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Physician or physician-scientist — a new curriculum at the School of Medicine trains both

Stanford medical students often opt for research, and a new curriculum presents a more flexible and financially enticing way for them to do so.

At Stanford's medical school, where the majority of medical students opt to add a year or more to their studies to incorporate research, a new curriculum now offers a more flexible and financially enticing way for them to do so.

The new Discovery Curriculum is the result of a three-year review spurred by a group of faculty members, including several Nobel laureates, who envisioned a curriculum that would be more accommodating to the scientific ambitions of medical students while also giving them outstanding preparation for clinical work.

In my Inside Stanford Medicine story, I describe its objectives:

The goal was twofold: first, to create opportunities and flexibility for students’ long-term research, personal growth, exploration and discovery; and second, to improve coursework and teaching quality, and to close curricular gaps that were identified during the review process.

In addition to some all-new and revamped classes, one of the most exciting things about the Discovery Curriculum is the opportunity for second-year students to split their coursework across their second and third years of medical school (which usually lasts four years), opening up time for scientific research or personal projects of any kind.

As part of my reporting, I spoke with Paul Berg, PhD, professor emeritus of biochemistry and a co-recipient of the 1980 Nobel Prize in chemistry, who played a major role in shaping and championing the new curriculum:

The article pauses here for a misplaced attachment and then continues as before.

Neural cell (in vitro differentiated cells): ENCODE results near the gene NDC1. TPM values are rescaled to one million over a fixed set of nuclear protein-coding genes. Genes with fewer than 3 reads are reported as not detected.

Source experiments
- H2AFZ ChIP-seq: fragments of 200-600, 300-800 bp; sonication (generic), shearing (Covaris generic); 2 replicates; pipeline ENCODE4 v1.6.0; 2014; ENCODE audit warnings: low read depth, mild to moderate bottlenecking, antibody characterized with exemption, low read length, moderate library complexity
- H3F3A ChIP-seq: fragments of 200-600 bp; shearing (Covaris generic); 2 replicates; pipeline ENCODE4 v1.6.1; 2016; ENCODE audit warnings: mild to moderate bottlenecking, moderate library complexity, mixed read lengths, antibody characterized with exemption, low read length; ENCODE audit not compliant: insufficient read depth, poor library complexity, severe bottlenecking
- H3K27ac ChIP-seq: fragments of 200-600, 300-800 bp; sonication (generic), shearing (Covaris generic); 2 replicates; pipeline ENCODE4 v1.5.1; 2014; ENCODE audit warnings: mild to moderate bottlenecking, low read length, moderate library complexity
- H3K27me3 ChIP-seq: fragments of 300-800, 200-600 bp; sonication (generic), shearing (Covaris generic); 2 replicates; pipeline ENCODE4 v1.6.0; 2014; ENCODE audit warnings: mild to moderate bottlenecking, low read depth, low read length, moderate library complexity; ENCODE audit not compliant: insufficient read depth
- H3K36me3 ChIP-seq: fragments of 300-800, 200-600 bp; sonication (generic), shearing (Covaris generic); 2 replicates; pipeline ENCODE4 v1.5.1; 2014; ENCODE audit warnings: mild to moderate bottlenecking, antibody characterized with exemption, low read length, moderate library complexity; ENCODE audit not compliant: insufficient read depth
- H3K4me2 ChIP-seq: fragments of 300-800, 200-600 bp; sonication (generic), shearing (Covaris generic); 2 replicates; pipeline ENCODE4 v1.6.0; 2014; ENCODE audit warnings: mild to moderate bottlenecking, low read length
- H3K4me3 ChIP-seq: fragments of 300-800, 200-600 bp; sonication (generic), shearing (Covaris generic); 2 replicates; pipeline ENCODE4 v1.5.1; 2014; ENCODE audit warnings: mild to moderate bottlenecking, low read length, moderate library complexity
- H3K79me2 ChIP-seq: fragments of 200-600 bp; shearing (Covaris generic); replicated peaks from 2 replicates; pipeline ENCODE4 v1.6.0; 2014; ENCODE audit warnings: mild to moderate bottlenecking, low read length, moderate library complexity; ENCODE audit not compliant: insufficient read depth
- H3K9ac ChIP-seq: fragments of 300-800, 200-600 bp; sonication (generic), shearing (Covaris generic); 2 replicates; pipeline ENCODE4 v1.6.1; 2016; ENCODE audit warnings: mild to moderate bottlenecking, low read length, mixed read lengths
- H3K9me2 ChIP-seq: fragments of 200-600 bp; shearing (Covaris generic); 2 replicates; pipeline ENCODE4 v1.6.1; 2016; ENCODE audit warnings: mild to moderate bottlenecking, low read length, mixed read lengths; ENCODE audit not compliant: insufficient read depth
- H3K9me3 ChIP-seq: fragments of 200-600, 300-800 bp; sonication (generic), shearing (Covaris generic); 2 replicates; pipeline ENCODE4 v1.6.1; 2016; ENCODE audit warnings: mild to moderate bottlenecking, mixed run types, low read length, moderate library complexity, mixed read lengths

Berg said that although some will choose to do research, many of the MD students he interviewed during the redesign efforts expressed a wish to take classes on the university’s main campus and possibly earn a master’s degree. Other students may opt to split the curriculum for other purposes — parenting a new baby, training for the Olympics, writing a novel or just slowing down the pace of learning.

The advantage of the split curriculum is that students can start a research project during the spring or summer quarter of their first year and have sufficient time to continue it for the next two years. This type of extended scholarly experience had not been possible in the previous curriculum.

Adding a fifth year of training doesn’t add to a student’s tuition — in fact, students who want to add a sixth year of study to earn a newly offered master’s degree in biomedical investigation could benefit from a new $2.5 million grant from the Burroughs Wellcome Fund.

The traditional four-year clinical MD degree is still a robust option at Stanford, enhanced by new and restructured classes. But for those students who wish to pursue investigative work that can advance the field of medicine in addition to clinical training, the Discovery Curriculum makes that option more compelling than ever.

"What we want our students to do is not to emulate us... but to eclipse us," Neil Gesundheit, MD, MPH, professor of endocrinology and senior associate dean for medical education, who helped lead the curriculum redesign, told me. "We want them to gain skills and leadership, knowledge — whatever they need — to become the academicians and the thought leaders, the change agents for the future."

Photo by Steve Fisch

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